Virtual Farm Tour – Calf Source
Imagine 55 rows of calf hutches with 60 hutches in each row. If you’re standing on a hilltop overlooking Calf Source in DePere, Wis., that’s exactly what you’ll see.
This dairy calf ranch is home to 8,000 calves under 180 days of age. They arrive from 27 different dairies in the area. At any given time, 3,500 of those animals are in hutches and on milk.
Calf Source is owned by JBS, the largest protein provider in the world. For just over a year, it has been managed by directors Wes and Kim Davis. The couple had previously managed a large calf ranch – about twice the size of Calf Source – in Arizona. Kim said the move to Calf Source included a lot of changes in management focus and strategy.
Of course, the biggest adjustment the Davises had to make was learning to raise healthy calves during Wisconsin’s cold winters. Kim described the change as “a complete 180.” Opposite of calf-raising in Arizona, the critical months for youngstock at Calf Source are the winter months. To adjust to this change, Wes and Kim had to put more focus on the energy levels and bedding while developing new vaccine and medication protocols.
Employee Management and Team Focus
Kim said the business philosophy for both employees and management changed as well. She said JBS is “very determined to be the best in what they do” and Calf Source shares in that mission. However, Calf Source is still treated as a unique and individual operation. In other words, management decisions are made right on the farm – not in an office thousands of miles away. Kim said they are very fortunate to work with JBS because the company offers that kind of freedom.
“They are 100 percent supportive of what we do,” she said.
Communication at Calf Source is number one for its 46 employees. Wes and Kim are both fluent Spanish speakers, which comes in handy for the primarily Hispanic staff. Kim said this is valuable because they can communicate effectively with the employees and encourage them take pride in what they do.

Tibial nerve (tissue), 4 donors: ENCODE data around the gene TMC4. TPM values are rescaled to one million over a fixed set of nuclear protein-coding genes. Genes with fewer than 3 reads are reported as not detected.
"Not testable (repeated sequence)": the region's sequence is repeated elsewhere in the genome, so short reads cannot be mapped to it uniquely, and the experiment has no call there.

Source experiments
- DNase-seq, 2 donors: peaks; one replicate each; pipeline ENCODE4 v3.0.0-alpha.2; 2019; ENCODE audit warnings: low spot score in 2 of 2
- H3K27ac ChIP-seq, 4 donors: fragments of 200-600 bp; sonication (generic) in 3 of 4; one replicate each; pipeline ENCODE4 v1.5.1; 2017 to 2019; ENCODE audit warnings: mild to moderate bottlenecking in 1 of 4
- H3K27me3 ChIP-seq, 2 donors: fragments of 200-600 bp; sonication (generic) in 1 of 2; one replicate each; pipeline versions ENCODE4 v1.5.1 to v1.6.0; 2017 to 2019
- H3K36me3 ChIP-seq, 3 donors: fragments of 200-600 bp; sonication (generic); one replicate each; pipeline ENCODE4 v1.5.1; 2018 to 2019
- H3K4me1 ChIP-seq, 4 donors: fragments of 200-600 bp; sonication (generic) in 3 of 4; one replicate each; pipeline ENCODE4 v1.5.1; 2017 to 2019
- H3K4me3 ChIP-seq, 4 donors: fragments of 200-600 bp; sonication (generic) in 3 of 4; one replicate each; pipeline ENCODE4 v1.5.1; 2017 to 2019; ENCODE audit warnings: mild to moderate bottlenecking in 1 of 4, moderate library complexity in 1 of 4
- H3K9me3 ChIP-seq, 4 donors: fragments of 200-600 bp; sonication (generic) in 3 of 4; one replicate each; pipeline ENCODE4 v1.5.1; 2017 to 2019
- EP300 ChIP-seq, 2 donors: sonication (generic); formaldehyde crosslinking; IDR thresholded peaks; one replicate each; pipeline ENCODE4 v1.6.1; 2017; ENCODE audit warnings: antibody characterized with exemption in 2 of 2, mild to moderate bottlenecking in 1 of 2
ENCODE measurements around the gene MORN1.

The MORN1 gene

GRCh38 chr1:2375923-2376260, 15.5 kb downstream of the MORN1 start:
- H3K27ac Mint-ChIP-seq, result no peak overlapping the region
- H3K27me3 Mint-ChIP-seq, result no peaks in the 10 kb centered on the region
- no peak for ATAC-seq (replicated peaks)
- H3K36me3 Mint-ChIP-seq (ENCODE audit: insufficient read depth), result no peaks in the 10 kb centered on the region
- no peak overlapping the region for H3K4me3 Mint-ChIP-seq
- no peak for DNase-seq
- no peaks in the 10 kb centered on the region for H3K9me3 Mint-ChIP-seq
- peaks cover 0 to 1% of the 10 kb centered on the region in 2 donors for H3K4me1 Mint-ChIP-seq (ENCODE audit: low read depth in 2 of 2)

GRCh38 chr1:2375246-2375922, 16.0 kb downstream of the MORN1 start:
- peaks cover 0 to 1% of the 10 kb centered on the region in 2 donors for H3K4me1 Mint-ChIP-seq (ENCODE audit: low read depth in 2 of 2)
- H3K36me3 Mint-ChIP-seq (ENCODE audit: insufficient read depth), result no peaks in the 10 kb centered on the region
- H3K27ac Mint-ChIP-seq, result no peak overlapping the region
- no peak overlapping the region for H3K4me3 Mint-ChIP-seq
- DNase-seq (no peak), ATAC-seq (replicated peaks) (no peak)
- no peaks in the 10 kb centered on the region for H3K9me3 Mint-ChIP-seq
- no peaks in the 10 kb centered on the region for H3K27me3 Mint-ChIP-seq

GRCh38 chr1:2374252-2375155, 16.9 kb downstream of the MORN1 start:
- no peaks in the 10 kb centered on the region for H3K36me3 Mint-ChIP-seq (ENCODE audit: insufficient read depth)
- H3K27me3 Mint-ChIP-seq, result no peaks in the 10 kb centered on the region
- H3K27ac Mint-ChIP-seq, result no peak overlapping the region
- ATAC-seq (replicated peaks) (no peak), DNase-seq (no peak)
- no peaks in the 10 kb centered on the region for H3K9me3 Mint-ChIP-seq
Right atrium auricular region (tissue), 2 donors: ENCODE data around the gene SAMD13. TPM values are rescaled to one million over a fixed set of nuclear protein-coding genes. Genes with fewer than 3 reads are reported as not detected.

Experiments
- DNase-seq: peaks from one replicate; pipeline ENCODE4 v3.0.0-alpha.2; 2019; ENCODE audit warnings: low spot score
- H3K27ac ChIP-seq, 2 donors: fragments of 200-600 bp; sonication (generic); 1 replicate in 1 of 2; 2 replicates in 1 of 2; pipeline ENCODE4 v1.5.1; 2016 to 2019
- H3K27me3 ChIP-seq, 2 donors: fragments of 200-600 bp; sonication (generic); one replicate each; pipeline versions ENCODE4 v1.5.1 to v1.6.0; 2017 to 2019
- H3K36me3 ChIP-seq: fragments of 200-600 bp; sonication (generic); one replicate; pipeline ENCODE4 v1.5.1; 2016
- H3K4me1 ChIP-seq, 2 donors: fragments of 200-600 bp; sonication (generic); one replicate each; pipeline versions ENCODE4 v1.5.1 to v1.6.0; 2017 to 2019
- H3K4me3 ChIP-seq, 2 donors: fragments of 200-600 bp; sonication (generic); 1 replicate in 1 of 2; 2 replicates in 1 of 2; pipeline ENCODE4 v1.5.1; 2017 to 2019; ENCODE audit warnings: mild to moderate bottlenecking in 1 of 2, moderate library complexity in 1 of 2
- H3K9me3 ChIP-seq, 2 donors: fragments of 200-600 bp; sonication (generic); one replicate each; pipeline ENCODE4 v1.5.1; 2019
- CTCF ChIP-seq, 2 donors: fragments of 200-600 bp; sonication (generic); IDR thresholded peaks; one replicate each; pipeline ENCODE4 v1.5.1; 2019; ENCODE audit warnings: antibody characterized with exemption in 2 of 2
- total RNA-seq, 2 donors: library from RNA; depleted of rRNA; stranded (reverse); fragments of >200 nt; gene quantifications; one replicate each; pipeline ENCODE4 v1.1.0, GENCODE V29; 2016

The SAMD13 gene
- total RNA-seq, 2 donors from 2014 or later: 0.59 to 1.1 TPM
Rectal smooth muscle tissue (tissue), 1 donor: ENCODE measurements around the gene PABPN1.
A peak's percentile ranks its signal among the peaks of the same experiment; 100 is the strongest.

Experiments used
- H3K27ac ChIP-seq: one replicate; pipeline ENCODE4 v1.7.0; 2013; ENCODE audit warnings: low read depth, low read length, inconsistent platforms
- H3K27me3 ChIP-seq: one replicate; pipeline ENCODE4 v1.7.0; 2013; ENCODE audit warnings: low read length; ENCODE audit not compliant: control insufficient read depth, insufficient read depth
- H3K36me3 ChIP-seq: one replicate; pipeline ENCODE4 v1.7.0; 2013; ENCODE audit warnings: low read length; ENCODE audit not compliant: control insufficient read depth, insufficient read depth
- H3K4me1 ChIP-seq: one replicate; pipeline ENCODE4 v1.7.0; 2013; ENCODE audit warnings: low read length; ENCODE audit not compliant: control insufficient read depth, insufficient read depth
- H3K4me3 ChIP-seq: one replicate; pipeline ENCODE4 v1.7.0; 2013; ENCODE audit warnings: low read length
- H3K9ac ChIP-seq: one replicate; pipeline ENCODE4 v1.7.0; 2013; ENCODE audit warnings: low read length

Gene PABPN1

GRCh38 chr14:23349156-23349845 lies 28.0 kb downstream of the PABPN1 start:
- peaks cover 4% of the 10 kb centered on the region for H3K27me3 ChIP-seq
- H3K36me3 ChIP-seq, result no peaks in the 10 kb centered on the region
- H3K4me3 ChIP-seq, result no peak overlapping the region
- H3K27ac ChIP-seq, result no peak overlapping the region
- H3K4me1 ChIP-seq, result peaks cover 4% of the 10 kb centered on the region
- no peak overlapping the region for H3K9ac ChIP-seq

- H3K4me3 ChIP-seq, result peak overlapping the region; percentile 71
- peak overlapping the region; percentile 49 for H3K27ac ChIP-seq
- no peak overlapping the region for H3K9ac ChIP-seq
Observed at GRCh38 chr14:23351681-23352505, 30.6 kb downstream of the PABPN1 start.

The Davises have also brought a team focus to Calf Source. First, they restructured the management-employee chain to put each employee in a position where they can thrive the most. They also assembled a team of outside veterinarians, nutritionists and consultants in order to “maximize every potential out of the animals.”
Nutrition and Sanitation Protocols
At first, the Davises were unsatisfied with calf performance and decided to switch to feeding milk three times per day year-round. Water and calf starter are given 30 minutes after each feeding. This pattern continues until day 45. At that point, the calves are weaned in their hutches and then moved to growing pens by about day 50.
Sixty percent of the calf herd is heifers. These animals are placed into 12-head groups in the growing pens. The steers are grouped in pens of 24. Between day 50 and day 180, the calves will transition between four different rations.
With 8,000 animals on premise, sanitation is a key to maintaining healthy animals at Calf Source. When calves move to their growing pens, the hutches are completely washed down in a facility that resembles a mini automatic car wash. The bedding is also completely replaced with lime, two inches of sawdust and a lot of straw.
Kim said that Calf Source provides all of the clothing and materials employees need in order to maintain biosecurity onsite. This includes nylon overall bibs and disposable gloves for use during numerous on-farm chores, especially for feedings and medical treatments.
Future Goals for Calf Source
Kim said her husband is very “hands on” at Calf Source. You’ll never find him in the office as he’s always out working with the calves and employees. She also described him as “an avid goal-setter and record-keeper.” The operation is constantly monitoring average daily gains to assess calf performance and look for potential opportunities to improve. That kind of mindset is an integral part of Calf Source – a farm where “perfection is the goal.”
Kim said, “If you’re going to strive for something, strive for the best.”
Looking down the road, Kim said she would like to see Calf Source set the standard for excellence in calf-raising. She said her 10-year goal would be to maximize calves’ potential and produce top-notch calves. Bottom line, she wants an “A+ rating” from Calf Source’s producer-customers by providing high-potential replacement heifers.
However, it doesn’t seem the Davises – with high expectations and a commitment to quality – are going to take a decade to reach their goal.
“I don’t want to wait 10 years,” Kim said. “I want to do it in one year.”
Starting Strong - Calf Care